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Latest articles from Mexico

Mexico

January 2, 2006

Banorte
Luis Peña Kegel, CEO

Confidence in Mexico is hard to shake

November 7, 2005

As the main political parties choose their candidates for next year’s presidential election, Monica Campbell reports on the contenders, and prospects for the economy and investment if they succeed.

Banorte: Mexico’s homegrown success

October 3, 2005

Banorte, Mexico’s fifth-largest bank, is doing well under the leadership of chief executive Luis Peña Kegel.Monica Campbell reports from Mexico City.
These days, Luis Peña Kegel, the 45-year old chief executive of Banorte, has reason to relax in his spacious Mexico City office. Talk about a strong year. In the second quarter of 2005, Banorte delivered earnings totalling $192m, a 249% jump compared to the same 2004 period.

Mexico’s credit card market speeds up

April 4, 2005

Credit cards are becoming more popular in Mexico but banks have barely scratched the surface of the potential customer base. Monica Campbell reports from Mexico City on how lenders are grabbing a share of this huge market.
While Mexicans do not yet face the blizzard of credit card deals seen in wealthier nations, the credit card culture there is catching on fast and commercial banks are jockeying to get their share of the action.

Finance Minister Americas

January 3, 2005

Francisco Gil Diaz, Finance Secretary, Mexico

Report condemns Mexican banks

October 4, 2004

Foreign banks are under attack in Mexico for charging high fees although the criticisms have been rejected by the Mexican Association of Banks. In September, Oscar Levin, head of the Mexican government’s banking consumer protection agency, sided with those taking a bleak view of Mexico’s banking system by delivering a report that slammed the institutions for charging high financial service fees.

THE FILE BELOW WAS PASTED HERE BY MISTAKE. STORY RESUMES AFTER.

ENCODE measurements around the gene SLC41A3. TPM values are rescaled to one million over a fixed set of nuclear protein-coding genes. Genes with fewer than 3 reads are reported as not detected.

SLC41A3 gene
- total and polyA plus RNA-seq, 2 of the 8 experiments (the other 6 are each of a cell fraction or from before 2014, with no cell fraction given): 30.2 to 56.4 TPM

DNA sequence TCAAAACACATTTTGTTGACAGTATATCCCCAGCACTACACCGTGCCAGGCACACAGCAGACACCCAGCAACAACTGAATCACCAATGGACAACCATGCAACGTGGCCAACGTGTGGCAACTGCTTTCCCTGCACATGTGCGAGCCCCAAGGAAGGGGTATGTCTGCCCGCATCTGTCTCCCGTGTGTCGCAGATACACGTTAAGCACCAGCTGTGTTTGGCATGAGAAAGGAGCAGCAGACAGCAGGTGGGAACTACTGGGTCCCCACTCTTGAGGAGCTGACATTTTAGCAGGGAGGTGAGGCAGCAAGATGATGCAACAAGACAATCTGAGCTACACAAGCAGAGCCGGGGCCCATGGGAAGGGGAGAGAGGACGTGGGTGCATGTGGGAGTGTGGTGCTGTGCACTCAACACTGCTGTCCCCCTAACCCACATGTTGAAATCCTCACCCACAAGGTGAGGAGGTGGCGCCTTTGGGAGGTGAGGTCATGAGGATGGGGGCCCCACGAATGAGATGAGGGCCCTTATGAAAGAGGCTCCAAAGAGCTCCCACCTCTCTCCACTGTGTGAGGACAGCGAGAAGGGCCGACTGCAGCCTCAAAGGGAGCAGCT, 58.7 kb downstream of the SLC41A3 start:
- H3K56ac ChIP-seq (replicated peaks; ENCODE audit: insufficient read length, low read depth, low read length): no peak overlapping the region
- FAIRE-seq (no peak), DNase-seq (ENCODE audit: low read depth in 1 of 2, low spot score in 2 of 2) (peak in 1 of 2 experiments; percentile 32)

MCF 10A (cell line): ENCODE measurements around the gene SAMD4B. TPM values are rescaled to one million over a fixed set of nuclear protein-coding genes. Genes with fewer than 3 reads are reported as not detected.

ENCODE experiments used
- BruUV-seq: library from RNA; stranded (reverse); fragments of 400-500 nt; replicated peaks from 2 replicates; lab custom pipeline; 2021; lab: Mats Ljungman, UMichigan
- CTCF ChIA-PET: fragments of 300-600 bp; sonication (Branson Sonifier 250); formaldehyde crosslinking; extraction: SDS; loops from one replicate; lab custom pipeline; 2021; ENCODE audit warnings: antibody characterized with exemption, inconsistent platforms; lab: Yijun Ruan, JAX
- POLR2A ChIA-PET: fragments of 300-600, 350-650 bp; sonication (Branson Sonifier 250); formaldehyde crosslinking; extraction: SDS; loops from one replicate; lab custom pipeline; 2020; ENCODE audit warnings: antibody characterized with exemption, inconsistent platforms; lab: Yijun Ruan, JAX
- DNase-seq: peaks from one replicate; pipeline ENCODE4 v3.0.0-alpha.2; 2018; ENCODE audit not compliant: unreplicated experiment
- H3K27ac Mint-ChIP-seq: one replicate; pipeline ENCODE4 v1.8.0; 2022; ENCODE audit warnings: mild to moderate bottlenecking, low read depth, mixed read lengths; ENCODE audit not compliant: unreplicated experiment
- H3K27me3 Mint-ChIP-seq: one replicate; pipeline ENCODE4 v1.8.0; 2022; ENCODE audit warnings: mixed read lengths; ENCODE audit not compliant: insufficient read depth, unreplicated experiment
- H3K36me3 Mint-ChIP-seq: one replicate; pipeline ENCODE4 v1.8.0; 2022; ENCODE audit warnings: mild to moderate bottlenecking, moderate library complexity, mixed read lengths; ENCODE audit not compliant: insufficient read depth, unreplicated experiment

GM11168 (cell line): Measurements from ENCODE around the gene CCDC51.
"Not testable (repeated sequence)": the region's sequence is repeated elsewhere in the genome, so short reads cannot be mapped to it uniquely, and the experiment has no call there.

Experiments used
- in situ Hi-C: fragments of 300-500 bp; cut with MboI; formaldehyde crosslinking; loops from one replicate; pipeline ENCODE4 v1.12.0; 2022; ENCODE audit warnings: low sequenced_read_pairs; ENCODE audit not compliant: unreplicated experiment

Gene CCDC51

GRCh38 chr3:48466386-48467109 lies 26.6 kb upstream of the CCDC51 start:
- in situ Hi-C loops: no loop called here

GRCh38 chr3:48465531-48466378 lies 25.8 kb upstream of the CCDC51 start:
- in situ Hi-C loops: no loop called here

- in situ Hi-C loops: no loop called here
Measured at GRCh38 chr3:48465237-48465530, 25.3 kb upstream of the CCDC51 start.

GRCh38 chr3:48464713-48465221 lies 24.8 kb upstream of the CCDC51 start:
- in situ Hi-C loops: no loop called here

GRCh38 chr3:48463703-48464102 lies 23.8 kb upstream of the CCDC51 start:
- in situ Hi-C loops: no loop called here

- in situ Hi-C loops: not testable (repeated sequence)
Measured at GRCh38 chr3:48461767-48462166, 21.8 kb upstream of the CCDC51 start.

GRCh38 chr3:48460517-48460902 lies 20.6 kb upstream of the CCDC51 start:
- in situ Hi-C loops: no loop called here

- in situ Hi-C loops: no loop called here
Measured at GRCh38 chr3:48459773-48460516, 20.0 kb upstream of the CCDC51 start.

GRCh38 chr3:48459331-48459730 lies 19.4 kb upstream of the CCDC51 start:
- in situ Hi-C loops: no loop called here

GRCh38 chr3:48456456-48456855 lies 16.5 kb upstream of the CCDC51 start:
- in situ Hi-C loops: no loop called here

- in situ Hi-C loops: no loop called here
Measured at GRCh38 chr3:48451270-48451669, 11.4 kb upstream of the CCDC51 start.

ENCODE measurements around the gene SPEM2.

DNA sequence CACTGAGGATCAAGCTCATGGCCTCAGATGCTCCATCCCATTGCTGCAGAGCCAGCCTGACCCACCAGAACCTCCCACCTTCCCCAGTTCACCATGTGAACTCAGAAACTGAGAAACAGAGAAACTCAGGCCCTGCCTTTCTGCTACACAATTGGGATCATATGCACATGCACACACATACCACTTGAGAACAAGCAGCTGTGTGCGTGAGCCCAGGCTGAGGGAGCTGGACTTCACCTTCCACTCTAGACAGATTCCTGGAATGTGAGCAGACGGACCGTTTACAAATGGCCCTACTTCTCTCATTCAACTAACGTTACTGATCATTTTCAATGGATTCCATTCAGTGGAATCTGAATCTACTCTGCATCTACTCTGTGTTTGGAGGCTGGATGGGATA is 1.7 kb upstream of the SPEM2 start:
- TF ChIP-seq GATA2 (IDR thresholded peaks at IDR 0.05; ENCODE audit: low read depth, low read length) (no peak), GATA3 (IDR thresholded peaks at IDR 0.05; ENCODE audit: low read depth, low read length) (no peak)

Mexican bank accord eases bad debt spat

August 2, 2004

One of the thorniest chapters of Mexico’s 1994-95 financial meltdown may be closing. In mid-July, four of the country’s biggest foreign-owned banks – Citigroup-controlled Banamex, HSBC of the UK, BBVA Bancomer, the local unit of Spain’s Banco Bilbao Vizcaya Argentaria, and Mexican-run Banorte – agreed to absorb nearly $830m in bad loans that the government took on in return for bonds in order to help save the banks following the peso crash.

Chase is on for the whole enchilada

June 2, 2004

Mexico’s prospects look bright but, as Monica Campbell reports, politicians are resentful that the dominant – and prosperous – foreign banks are not doing enough to help the local population.

Mexico looks for more global trade

May 3, 2004

Mexico’s economy has turned a corner, says finance minister Francisco Gil Díaz. However, much still depends on its giant neighbour, the US.
After several years of economic stagnation, Mexico appears to be turning a corner. The manufacturing industry, led by the maquiladora (in-bond assembly for export) sector, is hiring again. Exports earnings, including those generated by the crucial oil sector, are also up – no small thing, considering exports make up about 25% of Mexico’s economic activity. Interest rates are also trending down and inflation is under control.

Crisis? What crisis?

November 3, 2003

Political upheaval can translate into easy money for the financial sector – despite what the bankers might say, argues Jonathan Wheatley.

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